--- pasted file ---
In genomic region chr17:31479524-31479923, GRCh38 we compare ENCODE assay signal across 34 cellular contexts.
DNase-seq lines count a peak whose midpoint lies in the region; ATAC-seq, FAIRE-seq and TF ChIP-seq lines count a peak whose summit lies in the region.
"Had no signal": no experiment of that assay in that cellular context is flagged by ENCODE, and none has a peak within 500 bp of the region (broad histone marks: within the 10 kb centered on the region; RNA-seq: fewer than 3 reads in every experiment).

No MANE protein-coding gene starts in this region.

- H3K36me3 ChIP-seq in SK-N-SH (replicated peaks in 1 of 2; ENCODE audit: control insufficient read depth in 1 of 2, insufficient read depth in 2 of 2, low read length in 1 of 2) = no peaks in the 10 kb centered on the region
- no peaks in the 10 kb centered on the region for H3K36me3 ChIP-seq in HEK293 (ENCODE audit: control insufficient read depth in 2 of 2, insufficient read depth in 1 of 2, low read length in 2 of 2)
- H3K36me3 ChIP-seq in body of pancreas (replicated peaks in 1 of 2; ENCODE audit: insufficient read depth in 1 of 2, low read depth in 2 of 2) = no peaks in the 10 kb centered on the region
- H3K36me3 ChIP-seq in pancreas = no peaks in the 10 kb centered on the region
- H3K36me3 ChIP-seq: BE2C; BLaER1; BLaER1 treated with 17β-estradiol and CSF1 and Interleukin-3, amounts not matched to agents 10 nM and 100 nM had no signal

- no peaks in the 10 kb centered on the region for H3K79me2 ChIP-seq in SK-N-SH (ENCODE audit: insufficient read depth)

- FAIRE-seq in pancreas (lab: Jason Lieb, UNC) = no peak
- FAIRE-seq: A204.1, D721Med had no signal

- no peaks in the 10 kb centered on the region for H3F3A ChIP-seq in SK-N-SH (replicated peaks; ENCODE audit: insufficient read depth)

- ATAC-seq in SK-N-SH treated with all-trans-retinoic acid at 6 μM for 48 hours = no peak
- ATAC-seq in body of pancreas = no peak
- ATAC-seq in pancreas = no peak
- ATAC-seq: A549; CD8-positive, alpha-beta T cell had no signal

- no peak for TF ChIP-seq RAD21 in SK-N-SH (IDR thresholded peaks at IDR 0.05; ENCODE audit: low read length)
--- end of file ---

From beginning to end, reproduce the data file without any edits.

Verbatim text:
In genomic region chr17:31479524-31479923, GRCh38 we compare ENCODE assay signal across 34 cellular contexts.
DNase-seq lines count a peak whose midpoint lies in the region; ATAC-seq, FAIRE-seq and TF ChIP-seq lines count a peak whose summit lies in the region.
"Had no signal": no experiment of that assay in that cellular context is flagged by ENCODE, and none has a peak within 500 bp of the region (broad histone marks: within the 10 kb centered on the region; RNA-seq: fewer than 3 reads in every experiment).

No MANE protein-coding gene starts in this region.

- H3K36me3 ChIP-seq in SK-N-SH (replicated peaks in 1 of 2; ENCODE audit: control insufficient read depth in 1 of 2, insufficient read depth in 2 of 2, low read length in 1 of 2) = no peaks in the 10 kb centered on the region
- no peaks in the 10 kb centered on the region for H3K36me3 ChIP-seq in HEK293 (ENCODE audit: control insufficient read depth in 2 of 2, insufficient read depth in 1 of 2, low read length in 2 of 2)
- H3K36me3 ChIP-seq in body of pancreas (replicated peaks in 1 of 2; ENCODE audit: insufficient read depth in 1 of 2, low read depth in 2 of 2) = no peaks in the 10 kb centered on the region
- H3K36me3 ChIP-seq in pancreas = no peaks in the 10 kb centered on the region
- H3K36me3 ChIP-seq: BE2C; BLaER1; BLaER1 treated with 17β-estradiol and CSF1 and Interleukin-3, amounts not matched to agents 10 nM and 100 nM had no signal

- no peaks in the 10 kb centered on the region for H3K79me2 ChIP-seq in SK-N-SH (ENCODE audit: insufficient read depth)

- FAIRE-seq in pancreas (lab: Jason Lieb, UNC) = no peak
- FAIRE-seq: A204.1, D721Med had no signal

- no peaks in the 10 kb centered on the region for H3F3A ChIP-seq in SK-N-SH (replicated peaks; ENCODE audit: insufficient read depth)

- ATAC-seq in SK-N-SH treated with all-trans-retinoic acid at 6 μM for 48 hours = no peak
- ATAC-seq in body of pancreas = no peak
- ATAC-seq in pancreas = no peak
- ATAC-seq: A549; CD8-positive, alpha-beta T cell had no signal

- no peak for TF ChIP-seq RAD21 in SK-N-SH (IDR thresholded peaks at IDR 0.05; ENCODE audit: low read length)